[ drawl ]
/ drɔl /
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verb (used with or without object)
to say or speak in a slow manner, usually prolonging the vowels.
an act or utterance of a person who drawls.
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Origin of drawl
1590–1600; <Dutch or Low German dralen to linger
OTHER WORDS FROM drawldrawler, noundrawl·ing·ly, adverbdrawl·ing·ness, noundrawly, adjective
Dictionary.com Unabridged Based on the Random House Unabridged Dictionary, © Random House, Inc. 2023
How to use drawl in a sentence
The conductor drawling out the stations, the noisy going and coming produce almost no conscious impression on my senses.Prison Memoirs of an Anarchist|Alexander Berkman
Never had he spoken a softer, more drawling speech, nor gazed at Bo more mildly.The Man of the Forest|Zane Grey
As the argument proceeded, Arundel felt a touch on his elbow, heard the soft, drawling voice of Kentucky at his ear.Grapes of wrath|Boyd Cable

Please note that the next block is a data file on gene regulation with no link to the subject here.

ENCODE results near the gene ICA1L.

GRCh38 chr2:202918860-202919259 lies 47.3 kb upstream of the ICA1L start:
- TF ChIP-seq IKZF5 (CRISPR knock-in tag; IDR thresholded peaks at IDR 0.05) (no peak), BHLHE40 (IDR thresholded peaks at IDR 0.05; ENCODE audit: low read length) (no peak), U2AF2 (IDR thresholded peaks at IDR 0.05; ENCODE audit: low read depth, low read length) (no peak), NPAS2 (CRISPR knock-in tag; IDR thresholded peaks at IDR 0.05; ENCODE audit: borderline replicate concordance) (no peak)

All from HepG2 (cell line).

"Not while I've a ha'p'orth o' brains in my noddle," replied Sedgett, drawling an imitation of his enemy's courteous tone.Rhoda Fleming, Complete|George Meredith
The company there fell silent awhile, and then we heard Captain Collinson talking in even, drawling tones.Richard Carvel, Complete|Winston Churchill
British Dictionary definitions for drawl
/ (drɔːl) /
to speak or utter (words) slowly, esp prolonging the vowel sounds
the way of speech of someone who drawls
Derived forms of drawldrawler, noundrawling, adjectivedrawly, adjective
Word Origin for drawl
C16: probably frequentative of draw
Collins English Dictionary - Complete & Unabridged 2012 Digital Edition © William Collins Sons & Co. Ltd. 1979, 1986 © HarperCollins Publishers 1998, 2000, 2003, 2005, 2006, 2007, 2009, 2012